Home News Links between brain circuit and food impulsivity found, new study suggests

Links between brain circuit and food impulsivity found, new study suggests

Links between brain circuit and food impulsivity found, new study suggests

If you have a tendency to overeat, chances are that the same will end up affecting your overall well being in the long haul. Food impulsivity is a very common phenomenon, especially with the junk food available around. To cope with the same, studies and new findings have paved through for better understanding of the subject.

A new study (R) conducted by the researchers from the University of Georgia has found the link between the brain circuits with the food impulsivity. The researchers were successful in pointing out the shortcomings and the same is expected to help pave way for finding better treatments for the condition of overeating that many struggle with.

Even though you are on a diet, there are chances that the smell of the popcorn wafting through the lobby of the movie theatre will end up making you want to eat some. So, where do you think this sudden food impulsivity comes from?

For those who aren’t aware, impulsivity is the kind of response one showcases without thinking about the possible consequences from the process. This kind of behaviour has often been associated with overeating, binge eating, unprecedented weight gain and obesity. The same has also been linked with a number of psychiatric disorders as well.

In order to find better understanding of the situation, the researchers along with a faculty member from the University of Georgia have successfully identified a specific circuit in the brain that has direct impacts on food impulsivity with hopes that the scientists will be able to find better modes of treatment for the conditions related to overeating and other disorders.

Emily Noble, an assistant professor in the UGA College of Family and Consumer Sciences, who is also the lead author of the study stated saying that there is an underlying physiology specifically in your brain that regulates the possible capacity of you saying no instead of being impulsive about the decision. In the experimental models, it is possible that you can easily activate the circuitry and get better responses from the same.

For this study, the group of researchers emphasised on a rat model and put special focus on a subset of cells in the brain that are responsible for the production of a specific transmitter in the hypothalamus which is known as the melanin concentrating hormone (MCH).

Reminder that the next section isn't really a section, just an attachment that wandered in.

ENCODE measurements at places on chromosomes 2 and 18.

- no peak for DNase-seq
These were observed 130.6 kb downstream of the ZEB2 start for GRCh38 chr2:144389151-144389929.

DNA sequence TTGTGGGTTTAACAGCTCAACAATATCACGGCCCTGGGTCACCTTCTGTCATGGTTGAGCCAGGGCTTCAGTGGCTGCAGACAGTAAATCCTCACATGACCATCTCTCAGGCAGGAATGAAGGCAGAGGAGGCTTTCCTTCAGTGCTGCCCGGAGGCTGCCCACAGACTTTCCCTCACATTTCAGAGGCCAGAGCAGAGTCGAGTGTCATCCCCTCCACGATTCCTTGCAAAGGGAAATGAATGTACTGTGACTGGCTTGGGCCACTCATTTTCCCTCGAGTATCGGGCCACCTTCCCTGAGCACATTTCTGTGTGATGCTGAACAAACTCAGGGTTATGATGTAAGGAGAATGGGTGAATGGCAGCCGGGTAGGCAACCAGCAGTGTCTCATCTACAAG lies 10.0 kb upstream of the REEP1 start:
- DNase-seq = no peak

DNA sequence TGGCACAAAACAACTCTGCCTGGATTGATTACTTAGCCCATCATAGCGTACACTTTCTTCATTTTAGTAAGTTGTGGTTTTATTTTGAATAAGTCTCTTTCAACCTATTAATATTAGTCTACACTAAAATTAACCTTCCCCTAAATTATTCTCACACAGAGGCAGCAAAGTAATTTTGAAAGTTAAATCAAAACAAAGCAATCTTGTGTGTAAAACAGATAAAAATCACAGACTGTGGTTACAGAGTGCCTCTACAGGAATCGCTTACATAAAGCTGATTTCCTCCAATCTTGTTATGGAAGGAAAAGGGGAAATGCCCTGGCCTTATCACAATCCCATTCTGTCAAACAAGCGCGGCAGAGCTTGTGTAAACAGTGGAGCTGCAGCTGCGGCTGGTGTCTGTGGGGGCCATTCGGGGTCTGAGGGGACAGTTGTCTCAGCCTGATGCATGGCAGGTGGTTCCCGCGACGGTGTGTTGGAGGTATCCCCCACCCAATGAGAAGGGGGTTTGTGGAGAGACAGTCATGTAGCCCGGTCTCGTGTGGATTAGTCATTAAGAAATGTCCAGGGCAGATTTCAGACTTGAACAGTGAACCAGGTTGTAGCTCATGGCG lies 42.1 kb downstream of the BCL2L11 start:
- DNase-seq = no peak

Prior studies with this model has found that elevation in the MCH levels in the brain and blood stream does have direct impacts in increasing the tenacity to consume more food. This although is the first study that showcases the fact that the increased food intake is proportional to the prospects of the higher levels of MCH in the body.

Apart from that, the researchers also did find for a fact that activating the cells that produce MCH in the brain can further lead to increasing an impulsive behaviour in the body. The higher activate rate of the MCH cells in the brain resulted in more impulsiveness amidst the animals.

In order to test out this impulsivity in the rats, the researchers trained them to press on the pedal to get hold of the delicious, high fat and high sugar pellet. The catch with this was the fact that the rats had to wait for 20 seconds to get their reward after the lever press. If the rat pressed on the lever too soon, chances are that they would have to wait another 20 seconds for the food.

Following that, the researchers also emphasised on creating a specialized MCH neural pathway from the hypothalamus to the hippocampus. This is the part of the brain which is associated with the learning and memory functions.

The observations in the end found that the MCH wasn’t responsible how much the animals liked their food or how hard they were willing to work for the said food. The circuit in the brain was found to impact the animal’s inhibitory control and the kind of ability that they possess to stop themselves from overeating.

The researchers found that activating this specific pathway of the MCH neurons is what contributed to the impulsive behaviour that one experiences without affecting the normal eating for the much needed caloric intake throughout the day.

Understanding this specific circuit in the brain and how it affected the food impulsivity is what the researchers think would prove beneficial for better development of the therapeutics related to overeating and associated eating disorders.